Soggy weather is keeping Troy Tulowitzki on the bench again.
Colorado (19-13) opened this three-game series with Tuesday's 2-0 win, as Carlos Gonzalez 's two-run homer proved to be enough.
Tulowitzki, the NL's second-leading hitter with a .348 average, missed the game with lingering soreness in his left leg. The Rockies were expecting him back Wednesday, but given the damp conditions expected throughout the night, Colorado elected to play it safe and sit him out for a second straight game.
Manager Walt Weiss , trainer Keith Dugger and Tulowitzki met in Weiss' office for quite a bit before reaching the decision. Tulowitzki says he will be available to pinch hit and "hopefully come up in a big spot and get a big hit for the team."
The Rockies overcame steady rain and lightning plus the Yankees on Tuesday, and they've also dealt with snow, bitter cold and winds at Coors Field this season.
"Hopefully in two months we'll play in good weather here," said Gonzalez, also among the league leaders with a .322 average.
The left fielder has been on a tear of late, batting .429 with three doubles, three homers and six RBIs in his last seven games.
"I always have a good feeling when CarGo's in the box," Weiss said. "He can change the game with one swing."
Colorado, though, hasn't won two straight since a season-high eight-game winning streak April 12-20.
Juan Nicasio (3-0, 4.91) is expected to get a chance to change that.
The right-hander has failed to complete five innings in two of his last three starts, and he was lifted after four in last Wednesday's 7-3 road win over the Los Angeles Dodgers . He allowed three runs and five hits with two walks while throwing 92 pitches.
Nicasio didn't get a decision in his only meeting with the Yankees on June 26, 2011. He tossed four scoreless innings before giving up three runs and two homers while exiting after the fifth in a 6-4 loss at New York.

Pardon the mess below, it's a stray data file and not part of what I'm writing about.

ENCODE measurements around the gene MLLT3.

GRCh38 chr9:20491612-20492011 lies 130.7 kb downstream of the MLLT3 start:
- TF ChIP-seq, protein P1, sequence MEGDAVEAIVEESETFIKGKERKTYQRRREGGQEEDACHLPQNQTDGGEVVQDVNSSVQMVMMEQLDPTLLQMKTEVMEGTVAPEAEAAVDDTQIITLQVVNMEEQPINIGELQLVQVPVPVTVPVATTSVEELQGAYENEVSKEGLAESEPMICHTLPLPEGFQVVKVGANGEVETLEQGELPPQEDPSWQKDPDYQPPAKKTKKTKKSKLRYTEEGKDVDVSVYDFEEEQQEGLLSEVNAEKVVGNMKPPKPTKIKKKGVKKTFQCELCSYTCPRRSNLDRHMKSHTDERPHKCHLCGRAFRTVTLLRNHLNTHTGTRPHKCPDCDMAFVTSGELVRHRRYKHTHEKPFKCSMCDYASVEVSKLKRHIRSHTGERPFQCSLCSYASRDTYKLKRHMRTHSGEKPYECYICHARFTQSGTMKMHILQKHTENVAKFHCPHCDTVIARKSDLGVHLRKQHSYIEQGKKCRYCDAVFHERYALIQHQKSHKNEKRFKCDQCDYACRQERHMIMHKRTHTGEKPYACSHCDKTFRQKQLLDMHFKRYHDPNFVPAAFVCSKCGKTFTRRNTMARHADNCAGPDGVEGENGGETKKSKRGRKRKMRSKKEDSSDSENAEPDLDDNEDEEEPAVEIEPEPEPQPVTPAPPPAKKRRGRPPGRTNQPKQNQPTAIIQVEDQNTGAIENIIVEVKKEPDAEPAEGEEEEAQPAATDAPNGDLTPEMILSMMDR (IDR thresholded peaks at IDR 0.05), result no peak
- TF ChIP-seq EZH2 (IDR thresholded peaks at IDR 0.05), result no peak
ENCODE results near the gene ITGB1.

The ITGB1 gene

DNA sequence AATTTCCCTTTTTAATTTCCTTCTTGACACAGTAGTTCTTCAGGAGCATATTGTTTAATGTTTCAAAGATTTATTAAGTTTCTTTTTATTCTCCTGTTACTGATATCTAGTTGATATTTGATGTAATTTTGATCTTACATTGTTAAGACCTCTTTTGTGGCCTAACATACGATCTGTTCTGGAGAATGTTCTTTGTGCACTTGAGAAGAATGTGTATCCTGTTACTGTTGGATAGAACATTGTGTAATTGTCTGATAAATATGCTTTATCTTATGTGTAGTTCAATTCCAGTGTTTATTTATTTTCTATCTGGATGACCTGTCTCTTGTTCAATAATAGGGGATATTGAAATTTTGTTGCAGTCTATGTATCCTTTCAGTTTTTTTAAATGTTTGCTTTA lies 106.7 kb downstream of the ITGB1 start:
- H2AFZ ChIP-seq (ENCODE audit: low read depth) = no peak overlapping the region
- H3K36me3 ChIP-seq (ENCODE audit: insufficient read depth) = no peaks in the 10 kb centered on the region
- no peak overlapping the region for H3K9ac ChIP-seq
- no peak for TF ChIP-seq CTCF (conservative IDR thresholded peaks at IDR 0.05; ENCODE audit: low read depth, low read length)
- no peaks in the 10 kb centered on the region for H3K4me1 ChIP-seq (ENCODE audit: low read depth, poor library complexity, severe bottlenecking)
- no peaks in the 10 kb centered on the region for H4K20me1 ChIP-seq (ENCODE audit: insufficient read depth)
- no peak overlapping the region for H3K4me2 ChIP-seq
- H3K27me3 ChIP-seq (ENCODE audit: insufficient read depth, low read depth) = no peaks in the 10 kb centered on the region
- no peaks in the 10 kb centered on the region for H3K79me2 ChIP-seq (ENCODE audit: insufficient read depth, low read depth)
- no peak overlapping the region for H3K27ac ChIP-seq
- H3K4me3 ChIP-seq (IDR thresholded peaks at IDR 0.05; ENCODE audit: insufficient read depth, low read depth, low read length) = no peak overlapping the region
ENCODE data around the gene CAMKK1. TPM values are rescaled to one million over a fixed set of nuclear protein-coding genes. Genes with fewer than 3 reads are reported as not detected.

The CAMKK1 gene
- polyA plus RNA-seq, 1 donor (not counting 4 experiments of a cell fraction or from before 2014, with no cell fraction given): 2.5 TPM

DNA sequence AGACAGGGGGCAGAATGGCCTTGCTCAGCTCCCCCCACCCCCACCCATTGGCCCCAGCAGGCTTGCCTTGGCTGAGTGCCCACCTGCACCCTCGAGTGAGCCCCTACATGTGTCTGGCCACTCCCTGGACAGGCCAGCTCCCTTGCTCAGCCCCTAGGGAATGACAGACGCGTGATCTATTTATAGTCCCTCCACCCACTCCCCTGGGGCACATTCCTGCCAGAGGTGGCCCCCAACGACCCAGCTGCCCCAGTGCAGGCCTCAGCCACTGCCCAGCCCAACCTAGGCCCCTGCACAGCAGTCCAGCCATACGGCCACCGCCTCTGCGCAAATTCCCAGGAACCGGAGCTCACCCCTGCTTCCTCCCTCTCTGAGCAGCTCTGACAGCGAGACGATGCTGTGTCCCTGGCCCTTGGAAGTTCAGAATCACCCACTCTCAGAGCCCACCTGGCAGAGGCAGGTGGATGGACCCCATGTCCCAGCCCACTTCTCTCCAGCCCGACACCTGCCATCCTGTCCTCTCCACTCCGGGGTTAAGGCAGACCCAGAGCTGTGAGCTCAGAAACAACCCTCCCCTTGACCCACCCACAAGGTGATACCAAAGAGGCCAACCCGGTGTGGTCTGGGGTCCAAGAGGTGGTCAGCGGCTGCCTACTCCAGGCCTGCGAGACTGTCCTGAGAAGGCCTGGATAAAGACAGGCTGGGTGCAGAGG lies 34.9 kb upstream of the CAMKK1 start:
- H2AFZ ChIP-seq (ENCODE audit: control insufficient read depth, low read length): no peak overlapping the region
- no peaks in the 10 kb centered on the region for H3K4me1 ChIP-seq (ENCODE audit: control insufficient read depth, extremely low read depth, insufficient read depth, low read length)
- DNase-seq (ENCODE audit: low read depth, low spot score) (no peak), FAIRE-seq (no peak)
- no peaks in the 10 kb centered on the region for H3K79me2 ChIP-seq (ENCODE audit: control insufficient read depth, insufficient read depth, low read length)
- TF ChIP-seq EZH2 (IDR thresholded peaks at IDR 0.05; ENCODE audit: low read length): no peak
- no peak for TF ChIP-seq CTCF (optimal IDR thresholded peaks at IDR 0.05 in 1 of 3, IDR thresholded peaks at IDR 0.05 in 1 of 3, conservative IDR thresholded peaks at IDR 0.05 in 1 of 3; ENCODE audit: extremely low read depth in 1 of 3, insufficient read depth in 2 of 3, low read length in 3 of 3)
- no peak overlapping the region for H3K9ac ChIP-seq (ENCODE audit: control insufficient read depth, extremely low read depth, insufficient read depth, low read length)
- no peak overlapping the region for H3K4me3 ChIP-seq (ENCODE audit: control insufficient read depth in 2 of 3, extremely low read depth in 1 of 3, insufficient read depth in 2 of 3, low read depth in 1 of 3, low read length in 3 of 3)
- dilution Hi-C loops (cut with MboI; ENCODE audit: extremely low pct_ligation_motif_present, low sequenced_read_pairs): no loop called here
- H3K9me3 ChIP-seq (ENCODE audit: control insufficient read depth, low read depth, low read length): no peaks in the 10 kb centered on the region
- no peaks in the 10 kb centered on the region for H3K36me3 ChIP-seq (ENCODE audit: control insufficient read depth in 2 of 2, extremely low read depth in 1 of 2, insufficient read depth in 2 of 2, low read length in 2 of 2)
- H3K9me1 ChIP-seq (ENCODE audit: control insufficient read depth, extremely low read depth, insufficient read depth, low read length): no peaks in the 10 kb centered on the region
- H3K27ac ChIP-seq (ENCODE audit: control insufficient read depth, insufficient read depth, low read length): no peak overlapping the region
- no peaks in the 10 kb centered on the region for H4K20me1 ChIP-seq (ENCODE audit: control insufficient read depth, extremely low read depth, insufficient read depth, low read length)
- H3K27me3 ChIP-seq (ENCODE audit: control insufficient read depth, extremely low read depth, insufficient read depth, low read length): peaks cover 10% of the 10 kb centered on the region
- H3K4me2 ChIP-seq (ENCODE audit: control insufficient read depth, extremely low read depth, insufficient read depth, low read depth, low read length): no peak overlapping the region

The Yankees (18-13) will try to get to Nicasio again after losing their last two road games via shutouts. They haven't been blanked in three straight away from home since Aug. 22-24, 1929.
New York, which was limited to four singles Tuesday, has dropped four of five on the road, batting .191 in those games.
"It's hard to win games when you get four hits and don't put any runs on the board," said Vernon Wells , who is 1 for 12 in his last three road games.
Robinson Cano is 0 for 8 over the past two contests away from the Bronx, but is hitting .365 as a visitor on the season.
Phelps' first start resulted in a 5-4 win over Houston last Wednesday, but he wasted a four-run lead by surrendering that many in the top of fourth before leaving two outs in the sixth and the score tied. He also surrendered eight hits while plunking two batters.
"I know he expected more of himself but I was pretty pleased," manager Joe Girardi said.
Phelps has surrendered five runs - three earned - with five strikeouts in four innings of relief over two interleague appearances.
|New York Yankees|
|May 05, 2013||Eduardo Nunez||Day-to-Day||Left game - tightness in left ribcage|
|May 03, 2013||David Robertson||Day-to-Day||Sore left hamstring|
|April 28, 2013||Kevin Youkilis||15-Day DL||Lumbar spine strain|
|April 28, 2013||Joba Chamberlain||15-Day DL||Strained right oblique|
|April 27, 2013||Francisco Cervelli||60-Day DL||Fractured right hand|
|April 27, 2013||Ivan Nova||15-Day DL||Right triceps inflammation|
|May 07, 2013||Troy Tulowitzki||Day-to-Day||Sore groin|
|May 03, 2013||Troy Tulowitzki||Day-to-Day||Leg soreness|
|April 29, 2013||Troy Tulowitzki||Day-to-Day||Strained left shoulder|
|April 20, 2013||Jhoulys Chacin||15-Day DL||Left lower back strain|
|April 20, 2013||Todd Helton||15-Day DL||Left forearm inflammation|
|April 20, 2013||Jhoulys Chacin||15-Day DL||Left lower back strain|
DENVER (AP) -- Everyone knows Vernon Wells can hit and play the outfield. Turns out, he has some range at third base, too.
That's right, third base.
Wells' reward for scoring the go-ahead run in the ninth was taking the field at the hot corner - a position he's never played before. He looked rather sharp, too, on his one and only grounder.
"That was one of the cooler moments of my career," Wells said.
While his glove work preserved the win, pinch-hitter Brennan Boesch 's hustle on an infield single with the bases loaded allowed Wells to score the winning run as the New York Yankees beat the Colorado Rockies 3-2 on Wednesday night.